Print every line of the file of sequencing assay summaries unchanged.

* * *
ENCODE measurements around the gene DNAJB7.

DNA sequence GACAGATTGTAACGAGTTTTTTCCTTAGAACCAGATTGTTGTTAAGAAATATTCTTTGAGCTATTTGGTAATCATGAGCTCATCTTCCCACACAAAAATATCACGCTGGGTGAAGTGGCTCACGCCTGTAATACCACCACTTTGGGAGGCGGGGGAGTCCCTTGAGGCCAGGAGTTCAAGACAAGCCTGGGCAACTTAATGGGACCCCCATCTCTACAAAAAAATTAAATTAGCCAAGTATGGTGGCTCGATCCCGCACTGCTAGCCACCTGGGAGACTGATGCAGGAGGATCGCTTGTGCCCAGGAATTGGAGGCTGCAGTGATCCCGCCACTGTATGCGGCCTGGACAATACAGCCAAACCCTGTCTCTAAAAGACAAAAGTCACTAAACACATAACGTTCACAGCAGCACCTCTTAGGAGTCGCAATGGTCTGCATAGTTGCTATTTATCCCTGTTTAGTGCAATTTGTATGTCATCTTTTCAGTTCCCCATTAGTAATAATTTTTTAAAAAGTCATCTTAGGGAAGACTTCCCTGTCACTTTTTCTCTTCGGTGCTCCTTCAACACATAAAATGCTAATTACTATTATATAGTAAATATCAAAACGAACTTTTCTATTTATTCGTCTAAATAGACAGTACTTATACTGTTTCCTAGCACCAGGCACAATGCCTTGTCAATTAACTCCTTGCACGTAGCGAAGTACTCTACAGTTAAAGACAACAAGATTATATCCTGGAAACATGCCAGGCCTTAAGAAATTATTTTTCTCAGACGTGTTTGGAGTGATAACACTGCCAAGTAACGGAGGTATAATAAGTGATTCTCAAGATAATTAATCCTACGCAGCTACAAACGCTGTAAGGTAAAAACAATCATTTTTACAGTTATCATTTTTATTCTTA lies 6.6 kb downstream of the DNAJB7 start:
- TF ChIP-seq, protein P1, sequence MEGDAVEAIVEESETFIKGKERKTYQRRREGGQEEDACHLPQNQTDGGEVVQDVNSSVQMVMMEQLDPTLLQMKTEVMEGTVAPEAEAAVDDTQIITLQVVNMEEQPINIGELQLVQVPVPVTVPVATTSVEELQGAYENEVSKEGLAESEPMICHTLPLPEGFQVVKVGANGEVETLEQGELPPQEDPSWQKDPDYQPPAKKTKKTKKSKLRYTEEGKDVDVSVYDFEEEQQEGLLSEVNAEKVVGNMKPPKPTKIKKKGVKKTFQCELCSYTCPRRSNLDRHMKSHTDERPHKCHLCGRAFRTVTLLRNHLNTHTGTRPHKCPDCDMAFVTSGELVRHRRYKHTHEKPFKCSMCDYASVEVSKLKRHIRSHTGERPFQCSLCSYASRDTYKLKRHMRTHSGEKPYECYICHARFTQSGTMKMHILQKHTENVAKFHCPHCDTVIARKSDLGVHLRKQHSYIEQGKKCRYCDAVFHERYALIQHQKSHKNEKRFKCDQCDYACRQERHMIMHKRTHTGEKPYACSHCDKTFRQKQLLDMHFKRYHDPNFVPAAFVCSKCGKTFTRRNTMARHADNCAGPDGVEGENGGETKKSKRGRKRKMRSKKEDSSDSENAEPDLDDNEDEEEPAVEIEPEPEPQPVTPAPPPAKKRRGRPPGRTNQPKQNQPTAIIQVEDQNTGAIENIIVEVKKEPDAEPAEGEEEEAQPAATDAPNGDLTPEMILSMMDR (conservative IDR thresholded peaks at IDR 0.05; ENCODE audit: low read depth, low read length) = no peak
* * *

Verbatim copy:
ENCODE measurements around the gene DNAJB7.

DNA sequence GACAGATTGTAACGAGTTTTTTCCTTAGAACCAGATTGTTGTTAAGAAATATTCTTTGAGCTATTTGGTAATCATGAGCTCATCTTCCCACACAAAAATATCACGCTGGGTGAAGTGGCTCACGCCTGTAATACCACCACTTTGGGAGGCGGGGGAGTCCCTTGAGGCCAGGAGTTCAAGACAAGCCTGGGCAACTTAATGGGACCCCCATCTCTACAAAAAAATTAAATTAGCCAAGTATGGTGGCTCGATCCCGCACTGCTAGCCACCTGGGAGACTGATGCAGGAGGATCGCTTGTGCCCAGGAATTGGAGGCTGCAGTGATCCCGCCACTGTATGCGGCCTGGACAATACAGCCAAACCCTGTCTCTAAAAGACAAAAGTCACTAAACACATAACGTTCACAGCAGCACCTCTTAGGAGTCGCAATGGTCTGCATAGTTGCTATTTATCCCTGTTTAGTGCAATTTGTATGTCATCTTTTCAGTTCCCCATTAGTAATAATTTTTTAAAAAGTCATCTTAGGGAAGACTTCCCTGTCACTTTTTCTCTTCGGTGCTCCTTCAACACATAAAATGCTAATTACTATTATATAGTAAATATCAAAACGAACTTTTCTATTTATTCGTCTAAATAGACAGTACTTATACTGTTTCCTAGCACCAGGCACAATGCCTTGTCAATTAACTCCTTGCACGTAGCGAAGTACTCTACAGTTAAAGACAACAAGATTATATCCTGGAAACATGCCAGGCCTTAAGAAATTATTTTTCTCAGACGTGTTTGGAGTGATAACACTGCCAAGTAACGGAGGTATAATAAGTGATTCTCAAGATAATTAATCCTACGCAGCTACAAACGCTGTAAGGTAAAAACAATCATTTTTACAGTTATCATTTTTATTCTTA lies 6.6 kb downstream of the DNAJB7 start:
- TF ChIP-seq, protein P1, sequence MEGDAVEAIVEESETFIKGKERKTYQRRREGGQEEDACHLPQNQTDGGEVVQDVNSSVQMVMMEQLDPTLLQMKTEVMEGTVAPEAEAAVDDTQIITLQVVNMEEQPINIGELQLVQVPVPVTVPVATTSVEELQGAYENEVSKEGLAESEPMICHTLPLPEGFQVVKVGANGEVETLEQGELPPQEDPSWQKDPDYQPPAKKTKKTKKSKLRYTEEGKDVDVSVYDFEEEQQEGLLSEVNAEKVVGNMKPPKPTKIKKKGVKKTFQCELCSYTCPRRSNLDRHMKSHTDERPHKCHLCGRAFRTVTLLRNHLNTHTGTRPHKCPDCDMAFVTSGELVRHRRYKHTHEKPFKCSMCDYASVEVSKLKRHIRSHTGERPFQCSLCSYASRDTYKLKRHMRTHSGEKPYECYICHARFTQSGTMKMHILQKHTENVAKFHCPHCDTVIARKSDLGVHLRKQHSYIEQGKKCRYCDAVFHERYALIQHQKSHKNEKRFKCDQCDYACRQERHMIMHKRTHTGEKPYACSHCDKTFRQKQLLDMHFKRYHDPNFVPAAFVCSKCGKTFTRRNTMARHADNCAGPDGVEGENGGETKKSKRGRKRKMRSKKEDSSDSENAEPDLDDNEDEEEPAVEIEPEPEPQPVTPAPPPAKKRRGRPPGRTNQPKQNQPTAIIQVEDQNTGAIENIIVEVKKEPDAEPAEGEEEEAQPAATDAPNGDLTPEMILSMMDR (conservative IDR thresholded peaks at IDR 0.05; ENCODE audit: low read depth, low read length) = no peak